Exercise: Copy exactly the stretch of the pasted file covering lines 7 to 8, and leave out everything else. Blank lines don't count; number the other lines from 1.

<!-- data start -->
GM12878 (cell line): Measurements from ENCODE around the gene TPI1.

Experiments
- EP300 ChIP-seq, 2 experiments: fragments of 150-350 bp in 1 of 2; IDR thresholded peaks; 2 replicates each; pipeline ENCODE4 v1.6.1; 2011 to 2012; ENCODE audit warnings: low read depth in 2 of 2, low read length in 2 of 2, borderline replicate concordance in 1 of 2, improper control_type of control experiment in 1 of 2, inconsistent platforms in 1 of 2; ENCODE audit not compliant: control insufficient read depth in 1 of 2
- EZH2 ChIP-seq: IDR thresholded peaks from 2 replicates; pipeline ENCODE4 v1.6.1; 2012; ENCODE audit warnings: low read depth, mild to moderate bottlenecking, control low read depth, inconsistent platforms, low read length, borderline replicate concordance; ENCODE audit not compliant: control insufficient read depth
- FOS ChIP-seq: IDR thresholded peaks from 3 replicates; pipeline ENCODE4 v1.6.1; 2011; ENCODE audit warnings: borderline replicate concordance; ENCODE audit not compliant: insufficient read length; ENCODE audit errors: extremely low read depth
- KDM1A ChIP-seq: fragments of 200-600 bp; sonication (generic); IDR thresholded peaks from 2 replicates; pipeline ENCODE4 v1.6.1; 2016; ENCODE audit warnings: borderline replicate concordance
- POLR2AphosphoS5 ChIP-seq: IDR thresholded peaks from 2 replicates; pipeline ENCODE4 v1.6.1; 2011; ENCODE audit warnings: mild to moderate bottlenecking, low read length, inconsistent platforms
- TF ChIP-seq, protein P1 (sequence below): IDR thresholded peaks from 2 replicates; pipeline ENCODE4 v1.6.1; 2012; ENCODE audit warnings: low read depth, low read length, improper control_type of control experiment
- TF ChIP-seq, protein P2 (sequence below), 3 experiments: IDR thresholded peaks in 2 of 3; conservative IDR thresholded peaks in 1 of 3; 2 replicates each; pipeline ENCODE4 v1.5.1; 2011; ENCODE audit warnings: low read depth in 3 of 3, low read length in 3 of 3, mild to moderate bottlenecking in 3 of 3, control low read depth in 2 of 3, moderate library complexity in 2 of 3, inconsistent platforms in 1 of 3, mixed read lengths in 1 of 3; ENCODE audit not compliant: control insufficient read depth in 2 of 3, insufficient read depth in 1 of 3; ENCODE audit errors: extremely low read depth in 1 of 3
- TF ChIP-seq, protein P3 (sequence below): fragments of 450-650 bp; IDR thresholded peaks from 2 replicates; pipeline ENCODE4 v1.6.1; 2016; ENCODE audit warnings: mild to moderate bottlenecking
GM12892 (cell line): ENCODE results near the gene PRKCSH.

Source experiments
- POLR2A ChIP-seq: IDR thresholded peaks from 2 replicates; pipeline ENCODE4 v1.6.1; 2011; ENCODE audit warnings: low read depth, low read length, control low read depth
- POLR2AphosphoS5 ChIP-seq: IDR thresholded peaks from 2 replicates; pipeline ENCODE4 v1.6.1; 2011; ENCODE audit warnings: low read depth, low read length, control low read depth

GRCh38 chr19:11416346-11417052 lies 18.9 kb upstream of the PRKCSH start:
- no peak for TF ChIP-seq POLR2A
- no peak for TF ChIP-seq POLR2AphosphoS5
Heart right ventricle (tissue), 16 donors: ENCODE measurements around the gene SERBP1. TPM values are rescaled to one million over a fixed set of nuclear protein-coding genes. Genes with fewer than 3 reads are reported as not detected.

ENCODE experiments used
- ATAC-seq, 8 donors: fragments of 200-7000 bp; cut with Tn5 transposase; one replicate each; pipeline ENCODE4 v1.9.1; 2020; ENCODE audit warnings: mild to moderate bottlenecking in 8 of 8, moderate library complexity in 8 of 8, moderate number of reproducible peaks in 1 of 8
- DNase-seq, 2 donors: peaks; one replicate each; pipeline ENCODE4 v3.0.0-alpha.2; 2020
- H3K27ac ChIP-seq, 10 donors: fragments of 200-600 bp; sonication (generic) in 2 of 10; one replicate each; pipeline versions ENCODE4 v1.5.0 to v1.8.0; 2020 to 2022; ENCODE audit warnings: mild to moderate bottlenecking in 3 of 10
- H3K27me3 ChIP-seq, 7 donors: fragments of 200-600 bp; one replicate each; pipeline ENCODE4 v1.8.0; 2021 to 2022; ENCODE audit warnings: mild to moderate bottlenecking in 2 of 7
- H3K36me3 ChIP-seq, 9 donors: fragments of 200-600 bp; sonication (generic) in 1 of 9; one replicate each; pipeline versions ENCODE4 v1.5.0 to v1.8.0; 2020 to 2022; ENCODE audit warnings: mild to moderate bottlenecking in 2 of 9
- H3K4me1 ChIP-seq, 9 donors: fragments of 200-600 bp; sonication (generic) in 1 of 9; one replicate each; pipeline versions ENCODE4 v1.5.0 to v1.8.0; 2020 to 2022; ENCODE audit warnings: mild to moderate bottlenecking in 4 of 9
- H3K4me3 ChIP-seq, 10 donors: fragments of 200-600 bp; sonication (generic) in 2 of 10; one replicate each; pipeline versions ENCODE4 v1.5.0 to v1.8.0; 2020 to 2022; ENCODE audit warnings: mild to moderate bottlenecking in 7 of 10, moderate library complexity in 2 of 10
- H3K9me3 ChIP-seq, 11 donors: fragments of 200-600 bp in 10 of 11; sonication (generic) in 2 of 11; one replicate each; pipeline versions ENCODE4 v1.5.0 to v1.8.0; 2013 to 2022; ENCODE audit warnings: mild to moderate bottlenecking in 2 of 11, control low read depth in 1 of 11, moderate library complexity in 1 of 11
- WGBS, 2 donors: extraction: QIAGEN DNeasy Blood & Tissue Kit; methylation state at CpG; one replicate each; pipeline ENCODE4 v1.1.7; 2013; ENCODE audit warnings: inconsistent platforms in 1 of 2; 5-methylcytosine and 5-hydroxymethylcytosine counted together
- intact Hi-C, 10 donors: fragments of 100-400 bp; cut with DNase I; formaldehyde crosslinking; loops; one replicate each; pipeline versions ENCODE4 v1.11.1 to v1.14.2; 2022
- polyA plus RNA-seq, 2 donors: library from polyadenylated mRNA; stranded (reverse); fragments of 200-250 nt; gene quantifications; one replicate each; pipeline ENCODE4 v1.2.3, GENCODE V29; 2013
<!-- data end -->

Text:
- POLR2AphosphoS5 ChIP-seq: IDR thresholded peaks from 2 replicates; pipeline ENCODE4 v1.6.1; 2011; ENCODE audit warnings: mild to moderate bottlenecking, low read length, inconsistent platforms
- TF ChIP-seq, protein P1 (sequence below): IDR thresholded peaks from 2 replicates; pipeline ENCODE4 v1.6.1; 2012; ENCODE audit warnings: low read depth, low read length, improper control_type of control experiment